“Portico” Scots Church

The expansion of the Scots Church in Sydney, Australia, is a project that redefines urban development conceptions of historic preservation and adaptive use. This redevelopment involved the conversion of a historic church and its air rights into a 146-unit, environmentally sensitive apartment building with commercial and office uses at its lower levels. Rechristened the “Portico” Scots Church, the resulting architectural feat integrates a neo-Gothic relic with contemporary metal-and-glass residential towers.


Bridgeland is an 11,400-acre master-planned community northwest of Houston, Texas, which will be home to 65,000 residents when complete in 2037. Like the Woodlands, its predecessor, the Bridgeland site plan centers on scenic lakes that improve water quality, irrigate during droughts, and draw residents to common areas for recreation. These lakes form a stormwater system that exceeds local design requirements, and which has managed storm events much larger than those anticipated.

Sino‐Ocean Taikoo Li Chengdu

Sino‐Ocean Taikoo Li Chengdu is a retail-driven mixed-use project that weaves old and new, global and local, low-rise and high-rise, and religious and commercial uses into a pedestrian-centered urban fabric within a growing central Chinese city. The 18.25-acre site includes more than 300 retailers within 1.14 million square feet of retail space, a 335,000-square-foot boutique hotel with 100 rooms and 42 serviced apartments, and a 1.3 million-square-foot, 47-story office tower—all wrapped around an ancient Buddhist temple, six adaptively reused heritage buildings, and three on-site plazas. The Leadership in Energy and Environmental Design (LEED) for Neighborhood Development Gold-rated community brought over 110 new retailers to the market.

Ville Plácido Domingo

When Hurricane Paulina swept inland in October 1997, one of the hardest-hit locales was Acapulco. The all-important tourism industry was devastated for about two weeks, while the suffering experienced by the people who serviced that industry—people who lived inland in makeshift squatter housing built on hillsides, riversides, and other marginal land—lasted for months thereafter. Landslides, floods, and 290-kilometer-per-hour (180 mph) winds left 400,000 people homeless and 400 dead in Acapulco alone.

The Chautauqua Institution

If the physical archetype for traditional neighborhood developments (TNDs) in the United States is colonial Charleston, Savannah, or Annapolis, the holistic prototype has always been Chautauqua. Founded in 1874 on Lake Chautauqua in southwestern New York state by two Methodist ministers as a summer retreat for Sunday-school teachers, it has grown to be ecumenical in its religious, cultural, educational, and recreational programs, and it has grown in size as well, from 129 acres (52 ha) at the beginning to 600 acres (243 ha) today. “Chautauqua,” a Seneca word meaning “one has taken the fish out there,” soon came to mean leisure time adult education with a somewhat evangelistic but nondenominational fervor, and today it means, more broadly, a retreat from daily life for reflection, discussion, and instruction in the company of like-minded people.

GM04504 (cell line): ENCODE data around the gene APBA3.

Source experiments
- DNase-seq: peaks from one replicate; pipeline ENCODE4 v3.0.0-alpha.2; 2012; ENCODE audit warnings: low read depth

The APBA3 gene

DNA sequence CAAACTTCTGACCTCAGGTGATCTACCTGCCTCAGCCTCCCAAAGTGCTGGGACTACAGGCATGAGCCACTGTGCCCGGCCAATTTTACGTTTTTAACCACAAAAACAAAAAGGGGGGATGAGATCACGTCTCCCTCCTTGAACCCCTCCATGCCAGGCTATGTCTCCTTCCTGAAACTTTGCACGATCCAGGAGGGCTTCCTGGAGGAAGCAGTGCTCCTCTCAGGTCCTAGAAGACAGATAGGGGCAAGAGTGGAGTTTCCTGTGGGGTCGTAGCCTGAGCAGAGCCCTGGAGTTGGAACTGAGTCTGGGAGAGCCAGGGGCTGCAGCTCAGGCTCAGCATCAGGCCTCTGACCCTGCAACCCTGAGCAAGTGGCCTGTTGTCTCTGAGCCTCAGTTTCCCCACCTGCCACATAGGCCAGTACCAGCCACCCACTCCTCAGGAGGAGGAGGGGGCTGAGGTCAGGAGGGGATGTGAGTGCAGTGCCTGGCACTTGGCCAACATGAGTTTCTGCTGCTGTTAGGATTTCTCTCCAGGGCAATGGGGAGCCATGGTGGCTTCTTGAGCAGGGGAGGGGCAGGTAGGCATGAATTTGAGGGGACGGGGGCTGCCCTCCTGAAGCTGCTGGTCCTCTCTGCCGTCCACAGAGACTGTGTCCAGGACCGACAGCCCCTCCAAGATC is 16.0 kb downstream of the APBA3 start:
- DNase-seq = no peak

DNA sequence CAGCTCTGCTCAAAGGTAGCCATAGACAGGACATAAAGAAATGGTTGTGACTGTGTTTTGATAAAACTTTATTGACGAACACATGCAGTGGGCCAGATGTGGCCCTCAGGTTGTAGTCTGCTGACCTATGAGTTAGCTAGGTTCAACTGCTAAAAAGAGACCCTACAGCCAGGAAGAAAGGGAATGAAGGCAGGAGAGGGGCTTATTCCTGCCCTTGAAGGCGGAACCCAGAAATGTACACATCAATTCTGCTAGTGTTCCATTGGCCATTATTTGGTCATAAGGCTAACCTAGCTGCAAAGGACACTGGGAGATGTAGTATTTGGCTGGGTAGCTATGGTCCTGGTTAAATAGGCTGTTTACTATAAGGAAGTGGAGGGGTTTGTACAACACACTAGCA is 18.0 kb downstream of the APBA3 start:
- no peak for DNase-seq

Bradburn is a $220 million, 123-acre (49.8-hectare), mixed-use, master-planned new urbanist community in Westminster, Colorado—an inner suburb of 107,000 residents located on the northwest boundary of Denver in Adams County. When completed, Bradburn will feature more than 800 residences—275 single-family homes, 150 townhouses, 310 rental apartments in Bradburn Row, and 33 live/work units—along with 108 apartments sitting above 154,830 square feet (14,384 square meters) of retail space arranged in a main street format. In addition, there will be 29,000 square feet (2,694 square meters) of office space, a preschool, a church, and 16 acres (6.5 hectares) of open space. Comprising three neighborhoods and a village core with shops, restaurants, offices, and residences, Bradburn represents Westminster’s first implementation of new urbanist zoning to create a compact, walkable mixed-use neighborhood.

Roppongi Hills

The ¥270 billion (US$2.47 billion) Roppongi Hills project, also known as the Roppongi 6-chome Redevelopment project, is the largest private sector redevelopment ever completed in Japan. Covering approximately 11.6 hectares (28.7 acres) of prime real estate in the Minato Ward, Roppongi Hills integrates office, residential, and retail uses, a hotel, a TV broadcasting studio, and cultural functions, such as a museum, with parks and plazas that constitute the majority of open space. Jointly developed by Mori Building Company and the Roppongi 6-chome Redevelopment Association, this urban regeneration scheme aims to create a true cultural center.

Lorton Station

Lorton Station is a 370.4-acre (150-hectare) mixed-use, master-planned community located in Fairfax County, Virginia, just 15 miles (24 kilometers) south of Washington, D.C., in an area that had been overshadowed for more than a century by a large prison complex. Set alongside a commuter rail line (with a station on site), the community contains 1,181 residential units–including single-family homes, condominiums, townhouses, and market-rate and affordable apartments–as well as 192,842 square feet (17,915 square meters) of retail space and 109,486 square feet (10,171 square meters) of office space in two separate locations (a town center and a shopping center), plus an elementary school, a church, and a 100-acre (40.5-hectare) stream valley park. Lorton Station’s designers and developers used smart growth and transit-oriented development principles to create a community intended to appeal to new homebuyers and commercial tenants while providing much-needed amenities for the area’s existing residents.

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